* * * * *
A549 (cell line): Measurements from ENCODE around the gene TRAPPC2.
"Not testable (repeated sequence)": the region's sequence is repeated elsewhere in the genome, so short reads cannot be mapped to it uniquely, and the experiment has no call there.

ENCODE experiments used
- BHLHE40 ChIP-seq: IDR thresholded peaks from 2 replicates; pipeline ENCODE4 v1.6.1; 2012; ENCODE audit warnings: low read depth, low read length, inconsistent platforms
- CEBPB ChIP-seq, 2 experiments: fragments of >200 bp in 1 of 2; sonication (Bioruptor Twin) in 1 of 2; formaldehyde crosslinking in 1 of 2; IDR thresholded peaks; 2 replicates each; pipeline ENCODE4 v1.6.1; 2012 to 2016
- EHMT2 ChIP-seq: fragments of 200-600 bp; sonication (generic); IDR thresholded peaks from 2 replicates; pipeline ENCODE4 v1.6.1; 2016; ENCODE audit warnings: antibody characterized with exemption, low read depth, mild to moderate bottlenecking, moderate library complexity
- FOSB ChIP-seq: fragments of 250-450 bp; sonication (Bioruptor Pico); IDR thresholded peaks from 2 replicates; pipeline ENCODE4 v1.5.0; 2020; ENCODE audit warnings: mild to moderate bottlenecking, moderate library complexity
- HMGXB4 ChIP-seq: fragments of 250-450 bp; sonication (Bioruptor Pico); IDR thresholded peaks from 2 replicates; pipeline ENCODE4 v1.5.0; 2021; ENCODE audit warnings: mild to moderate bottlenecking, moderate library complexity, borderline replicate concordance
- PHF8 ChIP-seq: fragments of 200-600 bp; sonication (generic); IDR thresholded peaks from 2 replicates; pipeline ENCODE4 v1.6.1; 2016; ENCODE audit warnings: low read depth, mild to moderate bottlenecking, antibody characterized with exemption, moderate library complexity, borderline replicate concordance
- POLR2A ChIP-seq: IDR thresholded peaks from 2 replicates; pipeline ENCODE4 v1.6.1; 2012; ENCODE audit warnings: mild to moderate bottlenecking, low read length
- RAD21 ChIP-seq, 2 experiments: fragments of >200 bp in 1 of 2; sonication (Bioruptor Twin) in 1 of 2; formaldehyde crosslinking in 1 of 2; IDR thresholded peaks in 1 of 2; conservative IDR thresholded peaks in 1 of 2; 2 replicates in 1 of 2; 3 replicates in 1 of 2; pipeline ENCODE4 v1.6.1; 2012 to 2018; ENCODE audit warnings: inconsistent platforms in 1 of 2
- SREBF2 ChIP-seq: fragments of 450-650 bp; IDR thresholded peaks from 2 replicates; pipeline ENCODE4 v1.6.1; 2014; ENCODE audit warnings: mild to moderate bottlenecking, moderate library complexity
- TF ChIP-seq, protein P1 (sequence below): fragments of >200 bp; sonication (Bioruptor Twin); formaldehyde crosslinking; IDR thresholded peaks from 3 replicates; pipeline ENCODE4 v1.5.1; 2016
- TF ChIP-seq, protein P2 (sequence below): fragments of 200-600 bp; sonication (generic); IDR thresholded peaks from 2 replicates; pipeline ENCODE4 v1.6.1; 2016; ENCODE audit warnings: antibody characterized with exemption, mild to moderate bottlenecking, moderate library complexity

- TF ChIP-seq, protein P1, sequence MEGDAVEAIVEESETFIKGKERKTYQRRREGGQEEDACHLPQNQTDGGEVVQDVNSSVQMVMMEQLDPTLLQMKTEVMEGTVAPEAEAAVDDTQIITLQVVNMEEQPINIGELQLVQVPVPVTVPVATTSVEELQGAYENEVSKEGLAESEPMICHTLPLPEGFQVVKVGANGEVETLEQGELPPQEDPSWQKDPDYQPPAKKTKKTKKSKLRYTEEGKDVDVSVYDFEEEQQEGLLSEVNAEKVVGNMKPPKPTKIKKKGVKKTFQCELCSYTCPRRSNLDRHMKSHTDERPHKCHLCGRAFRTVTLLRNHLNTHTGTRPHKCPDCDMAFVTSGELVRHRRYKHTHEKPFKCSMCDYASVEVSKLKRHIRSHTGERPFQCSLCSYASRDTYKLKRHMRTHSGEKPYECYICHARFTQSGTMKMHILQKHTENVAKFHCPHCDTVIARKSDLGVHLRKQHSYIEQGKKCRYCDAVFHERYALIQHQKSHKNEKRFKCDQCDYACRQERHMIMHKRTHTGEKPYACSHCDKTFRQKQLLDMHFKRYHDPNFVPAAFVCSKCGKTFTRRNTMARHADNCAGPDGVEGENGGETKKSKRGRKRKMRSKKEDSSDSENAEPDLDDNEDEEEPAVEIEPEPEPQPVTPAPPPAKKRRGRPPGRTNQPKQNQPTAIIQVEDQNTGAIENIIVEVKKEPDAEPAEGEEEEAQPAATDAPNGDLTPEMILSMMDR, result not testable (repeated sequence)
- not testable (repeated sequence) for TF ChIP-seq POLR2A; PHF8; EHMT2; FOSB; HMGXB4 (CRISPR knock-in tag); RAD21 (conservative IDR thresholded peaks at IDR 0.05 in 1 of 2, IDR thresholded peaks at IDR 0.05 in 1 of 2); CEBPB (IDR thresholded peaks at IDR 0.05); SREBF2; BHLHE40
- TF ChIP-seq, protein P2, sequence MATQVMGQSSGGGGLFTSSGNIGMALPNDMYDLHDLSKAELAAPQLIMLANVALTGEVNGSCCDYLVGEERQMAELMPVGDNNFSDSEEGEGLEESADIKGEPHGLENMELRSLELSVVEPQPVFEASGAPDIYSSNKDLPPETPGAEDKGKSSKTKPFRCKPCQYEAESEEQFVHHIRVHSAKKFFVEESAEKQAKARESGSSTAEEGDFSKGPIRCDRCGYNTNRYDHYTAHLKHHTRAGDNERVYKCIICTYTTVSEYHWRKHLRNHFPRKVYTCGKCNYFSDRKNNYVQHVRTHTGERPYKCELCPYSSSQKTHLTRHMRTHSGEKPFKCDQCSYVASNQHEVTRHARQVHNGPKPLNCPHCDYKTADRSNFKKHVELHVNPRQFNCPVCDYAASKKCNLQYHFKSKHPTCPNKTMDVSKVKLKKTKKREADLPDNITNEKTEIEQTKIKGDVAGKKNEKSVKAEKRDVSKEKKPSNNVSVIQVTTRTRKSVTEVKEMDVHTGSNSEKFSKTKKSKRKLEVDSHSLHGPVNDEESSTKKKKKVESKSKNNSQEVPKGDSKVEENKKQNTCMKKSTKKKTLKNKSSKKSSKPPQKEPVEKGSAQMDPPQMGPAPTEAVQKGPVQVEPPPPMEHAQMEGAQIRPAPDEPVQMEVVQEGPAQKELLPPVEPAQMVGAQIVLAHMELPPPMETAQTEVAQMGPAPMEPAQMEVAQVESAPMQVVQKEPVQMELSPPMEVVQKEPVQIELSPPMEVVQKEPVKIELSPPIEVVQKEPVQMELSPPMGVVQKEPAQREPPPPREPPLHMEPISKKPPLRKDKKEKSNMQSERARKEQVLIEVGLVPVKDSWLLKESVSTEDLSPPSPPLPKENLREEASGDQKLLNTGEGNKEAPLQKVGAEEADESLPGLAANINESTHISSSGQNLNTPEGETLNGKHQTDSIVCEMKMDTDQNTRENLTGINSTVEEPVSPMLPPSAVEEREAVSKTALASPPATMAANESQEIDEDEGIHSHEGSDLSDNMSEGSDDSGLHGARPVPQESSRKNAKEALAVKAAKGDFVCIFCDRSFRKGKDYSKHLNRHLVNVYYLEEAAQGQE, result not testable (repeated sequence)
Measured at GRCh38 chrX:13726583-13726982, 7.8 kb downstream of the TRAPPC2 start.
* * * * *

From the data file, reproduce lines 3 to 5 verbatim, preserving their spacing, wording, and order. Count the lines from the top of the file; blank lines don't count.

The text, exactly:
ENCODE experiments used
- BHLHE40 ChIP-seq: IDR thresholded peaks from 2 replicates; pipeline ENCODE4 v1.6.1; 2012; ENCODE audit warnings: low read depth, low read length, inconsistent platforms
- CEBPB ChIP-seq, 2 experiments: fragments of >200 bp in 1 of 2; sonication (Bioruptor Twin) in 1 of 2; formaldehyde crosslinking in 1 of 2; IDR thresholded peaks; 2 replicates each; pipeline ENCODE4 v1.6.1; 2012 to 2016